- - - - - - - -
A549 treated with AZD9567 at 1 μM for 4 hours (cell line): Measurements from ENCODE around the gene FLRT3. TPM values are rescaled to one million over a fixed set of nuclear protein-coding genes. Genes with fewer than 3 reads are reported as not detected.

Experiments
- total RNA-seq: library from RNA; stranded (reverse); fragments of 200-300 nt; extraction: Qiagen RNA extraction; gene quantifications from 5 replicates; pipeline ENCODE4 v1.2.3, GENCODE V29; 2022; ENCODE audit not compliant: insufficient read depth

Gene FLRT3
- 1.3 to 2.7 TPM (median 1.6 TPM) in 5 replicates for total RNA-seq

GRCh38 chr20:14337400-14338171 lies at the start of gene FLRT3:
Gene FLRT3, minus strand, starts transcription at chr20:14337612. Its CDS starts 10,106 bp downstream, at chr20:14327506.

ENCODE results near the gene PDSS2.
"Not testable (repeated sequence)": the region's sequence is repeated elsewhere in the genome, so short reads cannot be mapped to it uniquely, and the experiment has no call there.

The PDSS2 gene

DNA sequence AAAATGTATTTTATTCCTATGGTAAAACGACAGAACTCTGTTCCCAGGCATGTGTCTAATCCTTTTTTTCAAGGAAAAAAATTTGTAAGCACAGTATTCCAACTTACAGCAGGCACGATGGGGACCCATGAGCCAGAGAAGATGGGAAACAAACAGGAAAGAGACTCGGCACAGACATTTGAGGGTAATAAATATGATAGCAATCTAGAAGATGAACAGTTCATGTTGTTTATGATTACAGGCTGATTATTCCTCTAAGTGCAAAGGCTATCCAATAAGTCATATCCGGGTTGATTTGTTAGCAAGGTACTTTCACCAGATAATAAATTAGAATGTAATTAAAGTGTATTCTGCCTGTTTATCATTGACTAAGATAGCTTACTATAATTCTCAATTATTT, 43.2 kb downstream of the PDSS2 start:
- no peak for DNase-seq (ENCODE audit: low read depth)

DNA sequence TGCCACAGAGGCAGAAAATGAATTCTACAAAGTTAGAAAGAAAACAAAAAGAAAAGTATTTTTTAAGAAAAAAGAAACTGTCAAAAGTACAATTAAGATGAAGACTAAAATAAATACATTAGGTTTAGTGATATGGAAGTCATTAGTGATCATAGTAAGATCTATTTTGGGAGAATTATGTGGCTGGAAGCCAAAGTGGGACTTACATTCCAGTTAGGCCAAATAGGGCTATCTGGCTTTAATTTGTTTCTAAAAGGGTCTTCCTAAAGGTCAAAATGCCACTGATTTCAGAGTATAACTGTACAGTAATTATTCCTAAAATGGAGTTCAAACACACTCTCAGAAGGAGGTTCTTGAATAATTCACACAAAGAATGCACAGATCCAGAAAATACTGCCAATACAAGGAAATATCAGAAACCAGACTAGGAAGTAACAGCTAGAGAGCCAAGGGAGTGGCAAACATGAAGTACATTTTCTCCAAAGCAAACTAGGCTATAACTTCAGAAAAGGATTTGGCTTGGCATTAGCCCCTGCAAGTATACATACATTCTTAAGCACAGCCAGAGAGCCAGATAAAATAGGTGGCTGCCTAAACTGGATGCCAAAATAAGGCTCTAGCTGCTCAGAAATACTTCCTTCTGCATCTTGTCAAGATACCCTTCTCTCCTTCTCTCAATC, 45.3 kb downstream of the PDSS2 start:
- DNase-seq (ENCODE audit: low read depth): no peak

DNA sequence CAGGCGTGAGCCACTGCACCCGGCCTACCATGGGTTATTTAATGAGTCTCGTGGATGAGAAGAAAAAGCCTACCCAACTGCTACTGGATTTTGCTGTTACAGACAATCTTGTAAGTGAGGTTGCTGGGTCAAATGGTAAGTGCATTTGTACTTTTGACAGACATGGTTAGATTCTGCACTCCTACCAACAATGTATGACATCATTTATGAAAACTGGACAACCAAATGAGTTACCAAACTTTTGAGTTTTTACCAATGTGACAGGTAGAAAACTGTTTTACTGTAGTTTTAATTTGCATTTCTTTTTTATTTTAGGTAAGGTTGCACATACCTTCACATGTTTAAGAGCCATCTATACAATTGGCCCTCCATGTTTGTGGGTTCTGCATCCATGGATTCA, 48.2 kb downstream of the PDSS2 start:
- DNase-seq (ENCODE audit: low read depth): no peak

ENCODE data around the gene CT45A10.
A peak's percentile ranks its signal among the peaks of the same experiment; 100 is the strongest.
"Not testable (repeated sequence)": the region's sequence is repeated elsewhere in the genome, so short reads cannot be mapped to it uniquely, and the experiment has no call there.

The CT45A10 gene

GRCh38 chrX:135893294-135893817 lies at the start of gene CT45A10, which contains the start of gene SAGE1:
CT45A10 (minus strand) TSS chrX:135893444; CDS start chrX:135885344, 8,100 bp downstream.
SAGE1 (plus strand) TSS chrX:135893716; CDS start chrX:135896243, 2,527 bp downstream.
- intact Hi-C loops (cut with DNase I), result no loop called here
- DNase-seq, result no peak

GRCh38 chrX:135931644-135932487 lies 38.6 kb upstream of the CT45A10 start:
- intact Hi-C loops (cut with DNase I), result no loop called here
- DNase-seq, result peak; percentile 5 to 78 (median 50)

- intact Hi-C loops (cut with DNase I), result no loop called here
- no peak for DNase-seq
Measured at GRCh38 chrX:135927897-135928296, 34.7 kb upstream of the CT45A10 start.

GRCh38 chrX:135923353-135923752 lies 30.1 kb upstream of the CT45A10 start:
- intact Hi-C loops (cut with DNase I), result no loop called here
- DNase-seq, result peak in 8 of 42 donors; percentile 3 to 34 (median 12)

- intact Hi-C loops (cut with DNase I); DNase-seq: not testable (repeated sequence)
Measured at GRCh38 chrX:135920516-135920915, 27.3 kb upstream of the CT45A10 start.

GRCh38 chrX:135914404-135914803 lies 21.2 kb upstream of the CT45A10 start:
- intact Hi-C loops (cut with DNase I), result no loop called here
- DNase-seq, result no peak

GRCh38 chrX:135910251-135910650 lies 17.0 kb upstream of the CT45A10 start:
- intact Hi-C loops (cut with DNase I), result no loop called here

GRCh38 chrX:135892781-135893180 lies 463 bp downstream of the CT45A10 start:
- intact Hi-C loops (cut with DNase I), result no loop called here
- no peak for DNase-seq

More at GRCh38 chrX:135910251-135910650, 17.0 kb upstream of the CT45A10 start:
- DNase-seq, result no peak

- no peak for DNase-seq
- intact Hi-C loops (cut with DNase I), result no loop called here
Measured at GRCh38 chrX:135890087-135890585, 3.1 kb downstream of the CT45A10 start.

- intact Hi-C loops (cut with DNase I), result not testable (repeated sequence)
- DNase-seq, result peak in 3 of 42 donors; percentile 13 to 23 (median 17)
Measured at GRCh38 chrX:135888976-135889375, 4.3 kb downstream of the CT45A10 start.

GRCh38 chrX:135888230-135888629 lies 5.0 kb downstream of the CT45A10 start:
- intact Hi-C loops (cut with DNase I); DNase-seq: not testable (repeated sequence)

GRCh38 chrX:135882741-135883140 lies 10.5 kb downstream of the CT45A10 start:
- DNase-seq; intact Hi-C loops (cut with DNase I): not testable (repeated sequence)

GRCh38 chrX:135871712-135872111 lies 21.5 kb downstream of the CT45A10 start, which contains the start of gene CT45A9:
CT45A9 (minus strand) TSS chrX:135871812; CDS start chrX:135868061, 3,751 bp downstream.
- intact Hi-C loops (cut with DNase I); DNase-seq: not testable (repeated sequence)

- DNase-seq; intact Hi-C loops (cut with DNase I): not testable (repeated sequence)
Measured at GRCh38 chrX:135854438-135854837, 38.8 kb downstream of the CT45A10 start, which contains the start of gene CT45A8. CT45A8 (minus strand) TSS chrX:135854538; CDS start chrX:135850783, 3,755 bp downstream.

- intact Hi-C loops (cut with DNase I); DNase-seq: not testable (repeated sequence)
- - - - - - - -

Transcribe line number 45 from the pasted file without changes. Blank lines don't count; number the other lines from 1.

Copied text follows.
More at GRCh38 chrX:135910251-135910650, 17.0 kb upstream of the CT45A10 start: